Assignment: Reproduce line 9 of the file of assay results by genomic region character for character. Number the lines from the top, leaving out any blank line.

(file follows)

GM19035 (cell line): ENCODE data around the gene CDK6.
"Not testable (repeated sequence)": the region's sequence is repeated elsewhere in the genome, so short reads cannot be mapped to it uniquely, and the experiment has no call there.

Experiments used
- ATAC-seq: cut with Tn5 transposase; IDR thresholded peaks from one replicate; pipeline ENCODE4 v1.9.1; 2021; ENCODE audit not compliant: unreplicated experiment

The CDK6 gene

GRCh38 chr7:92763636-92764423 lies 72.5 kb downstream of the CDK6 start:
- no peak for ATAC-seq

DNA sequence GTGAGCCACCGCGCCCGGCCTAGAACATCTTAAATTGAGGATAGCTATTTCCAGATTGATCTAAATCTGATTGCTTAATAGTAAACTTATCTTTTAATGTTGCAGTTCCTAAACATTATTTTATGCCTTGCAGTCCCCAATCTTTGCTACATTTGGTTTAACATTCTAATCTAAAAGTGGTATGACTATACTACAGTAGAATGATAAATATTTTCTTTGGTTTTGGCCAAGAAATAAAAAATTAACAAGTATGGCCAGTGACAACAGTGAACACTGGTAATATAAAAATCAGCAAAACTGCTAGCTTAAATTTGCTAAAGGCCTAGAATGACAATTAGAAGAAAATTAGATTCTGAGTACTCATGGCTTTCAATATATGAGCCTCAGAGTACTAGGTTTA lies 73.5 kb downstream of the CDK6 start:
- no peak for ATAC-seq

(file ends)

- no peak for ATAC-seq